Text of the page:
Talk:Just Intonation
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Talk:Just Intonation
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Key of examples

Not that there's anything wrong with it, but is there any reason for the examples being changed from C major to F major? Just curious. --Camembert (22 August 2003)


My proposed outline:

  1. introduction: Just intonation is any musical tuning in which the frequencies of notes are related by whole number ratios. Another way of considering just intonation is as being based on lower members of the harmonic series. Any interval tuned in this way is called a just interval. Intervals used are then capable of greater consonance and greater dissonance, however ratios of extrodinarily large numbers, such as 1024:927, are rarely purposefully included just tunings.
  2. Why JI, Why ET
    1. JI is good
      1. "A fifth isn't a fifth unless its just"-Lou Harrison
    2. Why isn't just intonation used much?
      1. Circle of fifths: Loking at the Circle of fifths, it appears that if one where to stack enough perfect fifths, one would eventually (after twelve fifths) reach an octave of the original pitch, and this is true of equal tempered fifths. However, no matter how just perfect fifths are stacked, one never repeats a pitch, and modulation through the circle of fifths is impossible. The distance between the seventh octave and the twelfth fifth is called a pythagorean comma.
      2. Wolf tone: When one composes music, of course, one rarely uses an infinite set of pitches, in what Lou Harrison calls the Free Style or extended just intonation. Rather one selects a finite set of pitches or a scale with a finite number, such as the diatonic scale below. Even if one creates a just "chromatic" scale with all the usual twelve tones, one is not able to modulate because of wolf intervals. The diatonic scale below allows a minor tone to occur next to a semitone which produces the awkward ratio 32/27 for Bb/G.
  3. Just tunings
    1. Limit: Composers often impose a limit on how complex the ratios used are: for example, a composer may write in "7-limit JI", meaning that no prime number larger than 7 features in the ratios they use. Under this scheme, the ratio 10:7, for example, would be permitted, but 11:7 would not be, as all non-prime numbers are octaves of, or mathematically and tonally related to, lower primes (example: 12 is an octave of 6, while 9 is a multiple of 3).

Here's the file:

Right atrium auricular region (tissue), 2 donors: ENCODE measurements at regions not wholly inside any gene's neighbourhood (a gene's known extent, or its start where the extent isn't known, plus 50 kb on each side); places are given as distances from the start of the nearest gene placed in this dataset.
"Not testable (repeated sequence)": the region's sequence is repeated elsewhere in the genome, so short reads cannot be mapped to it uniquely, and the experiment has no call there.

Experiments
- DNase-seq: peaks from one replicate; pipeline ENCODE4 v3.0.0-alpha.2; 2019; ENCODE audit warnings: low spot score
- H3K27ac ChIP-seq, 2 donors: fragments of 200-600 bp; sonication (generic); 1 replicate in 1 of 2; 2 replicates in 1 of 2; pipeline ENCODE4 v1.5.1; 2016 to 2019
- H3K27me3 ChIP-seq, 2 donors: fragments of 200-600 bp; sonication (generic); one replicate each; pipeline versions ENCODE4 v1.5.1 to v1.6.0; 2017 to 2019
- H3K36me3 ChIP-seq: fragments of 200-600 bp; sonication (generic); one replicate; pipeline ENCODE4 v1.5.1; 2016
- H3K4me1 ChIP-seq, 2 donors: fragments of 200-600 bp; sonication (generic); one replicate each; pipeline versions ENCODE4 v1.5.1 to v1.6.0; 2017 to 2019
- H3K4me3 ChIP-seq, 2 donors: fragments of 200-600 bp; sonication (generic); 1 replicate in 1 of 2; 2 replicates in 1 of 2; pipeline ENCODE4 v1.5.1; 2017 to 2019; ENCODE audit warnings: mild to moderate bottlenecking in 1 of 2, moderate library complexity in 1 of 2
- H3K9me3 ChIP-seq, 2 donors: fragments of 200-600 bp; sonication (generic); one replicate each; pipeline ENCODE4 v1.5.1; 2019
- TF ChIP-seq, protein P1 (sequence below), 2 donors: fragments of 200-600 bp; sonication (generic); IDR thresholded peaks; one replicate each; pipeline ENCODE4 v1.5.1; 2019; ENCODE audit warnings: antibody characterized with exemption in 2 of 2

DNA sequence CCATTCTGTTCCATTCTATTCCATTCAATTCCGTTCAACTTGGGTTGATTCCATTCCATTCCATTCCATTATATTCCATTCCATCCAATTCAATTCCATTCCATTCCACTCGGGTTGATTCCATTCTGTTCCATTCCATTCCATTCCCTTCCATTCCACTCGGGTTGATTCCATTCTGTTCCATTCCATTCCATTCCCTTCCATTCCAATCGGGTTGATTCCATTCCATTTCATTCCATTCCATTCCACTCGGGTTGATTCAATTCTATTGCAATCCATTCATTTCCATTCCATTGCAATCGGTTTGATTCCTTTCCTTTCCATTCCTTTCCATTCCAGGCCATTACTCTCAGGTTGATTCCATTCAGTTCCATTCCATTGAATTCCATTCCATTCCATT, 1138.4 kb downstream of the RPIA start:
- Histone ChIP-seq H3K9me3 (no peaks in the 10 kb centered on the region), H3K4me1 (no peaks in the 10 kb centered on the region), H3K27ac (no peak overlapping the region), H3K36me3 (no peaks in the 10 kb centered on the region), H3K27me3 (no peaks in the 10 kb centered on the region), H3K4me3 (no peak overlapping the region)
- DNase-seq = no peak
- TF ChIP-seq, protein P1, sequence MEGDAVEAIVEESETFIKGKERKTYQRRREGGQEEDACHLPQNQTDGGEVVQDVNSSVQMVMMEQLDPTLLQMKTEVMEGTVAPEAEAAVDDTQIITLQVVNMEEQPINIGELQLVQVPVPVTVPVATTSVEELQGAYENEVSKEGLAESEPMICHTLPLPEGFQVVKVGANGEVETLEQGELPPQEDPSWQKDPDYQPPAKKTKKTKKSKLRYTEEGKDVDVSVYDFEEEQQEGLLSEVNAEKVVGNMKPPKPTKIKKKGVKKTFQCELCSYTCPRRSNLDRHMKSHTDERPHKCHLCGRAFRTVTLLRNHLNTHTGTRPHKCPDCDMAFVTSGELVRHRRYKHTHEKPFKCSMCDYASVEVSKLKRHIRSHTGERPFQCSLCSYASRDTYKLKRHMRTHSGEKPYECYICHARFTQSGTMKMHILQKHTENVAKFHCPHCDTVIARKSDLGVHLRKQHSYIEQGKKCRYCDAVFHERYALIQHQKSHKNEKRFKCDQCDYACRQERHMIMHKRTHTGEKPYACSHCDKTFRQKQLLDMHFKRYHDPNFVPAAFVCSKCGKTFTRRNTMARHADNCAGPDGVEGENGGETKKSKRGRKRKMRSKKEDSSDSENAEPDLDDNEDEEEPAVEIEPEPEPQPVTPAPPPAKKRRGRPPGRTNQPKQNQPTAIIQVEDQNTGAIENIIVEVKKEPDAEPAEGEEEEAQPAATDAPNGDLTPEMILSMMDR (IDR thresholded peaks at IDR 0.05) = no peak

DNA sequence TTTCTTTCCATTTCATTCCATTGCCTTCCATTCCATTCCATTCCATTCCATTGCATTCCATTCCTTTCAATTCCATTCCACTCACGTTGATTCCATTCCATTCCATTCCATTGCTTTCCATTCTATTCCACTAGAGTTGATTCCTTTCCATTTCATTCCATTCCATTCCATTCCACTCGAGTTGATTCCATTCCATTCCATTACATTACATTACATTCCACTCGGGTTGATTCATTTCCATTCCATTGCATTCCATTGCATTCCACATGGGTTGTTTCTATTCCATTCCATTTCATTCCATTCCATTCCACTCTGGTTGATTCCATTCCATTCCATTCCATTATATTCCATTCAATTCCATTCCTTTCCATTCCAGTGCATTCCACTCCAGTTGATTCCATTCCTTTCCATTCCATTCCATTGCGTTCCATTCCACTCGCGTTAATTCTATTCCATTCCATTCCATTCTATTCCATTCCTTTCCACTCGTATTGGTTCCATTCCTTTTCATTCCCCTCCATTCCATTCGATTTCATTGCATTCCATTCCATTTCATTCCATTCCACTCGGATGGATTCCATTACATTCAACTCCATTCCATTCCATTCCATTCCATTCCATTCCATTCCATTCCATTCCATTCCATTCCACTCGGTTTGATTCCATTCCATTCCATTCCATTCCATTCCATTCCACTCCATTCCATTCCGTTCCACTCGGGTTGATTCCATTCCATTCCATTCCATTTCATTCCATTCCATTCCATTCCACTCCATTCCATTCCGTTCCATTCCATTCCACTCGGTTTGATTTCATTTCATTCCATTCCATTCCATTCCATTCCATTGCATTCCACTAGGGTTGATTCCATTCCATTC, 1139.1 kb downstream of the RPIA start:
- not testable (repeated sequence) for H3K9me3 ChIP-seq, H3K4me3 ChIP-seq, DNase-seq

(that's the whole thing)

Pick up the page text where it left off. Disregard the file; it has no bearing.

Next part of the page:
2. Diatonic Scale: It is possible to tune the familiar diatonic scale or chromatic scale in just intonation but many other justly tuned scales have also been used.
  4. JI Composers: include Glenn Branca, Arnold Dreyblatt, Kyle Gann, Lou Harrison, Ben Johnston, Harry Partch, Terry Riley, LaMonte Young, James Tenney, Pauline Oliveros, Stuart Dempster, and Elodie Lauten.
  5. conclusion

Hyacinth (30 January 2004)

History needs fixing

I added a section on "terminology" which might help inexperienced readers. But I can't really fix the "history" section because I don't know much about it. The article Pythagorean tuning attributes it to Pythagoras, but a footnote on this page says it's Babylonian. The history section includes a bunch of unnecessary mathematical detail, but I'm loth to take it out without having some real history to include instead, especially history from non-Western cultures. Who can help on this? —Wahoofive (talk) 23:12, 7 November 2019 (UTC)

Scope? Accuracy?

There seems to be a lot here that isn't to do with Just Intonation itself. Why is Phythagorian tuning here? Why is there 20th Century stuff? This might be helpful *context* for Just Intonation, but this isn't explained and is frankly confusing.

I don't see any mention of Mersenne, Zarlino and so on who discussed these things quite a long time ago and should presumably be definitive sources...

A look in Groves' (at Just Intonation, and Temperament) might help quite a lot here. Sorry I don't have time to take this on myself. -- Preceding unsigned comment added by (talk) 14:39, 7 March 2020 (UTC)

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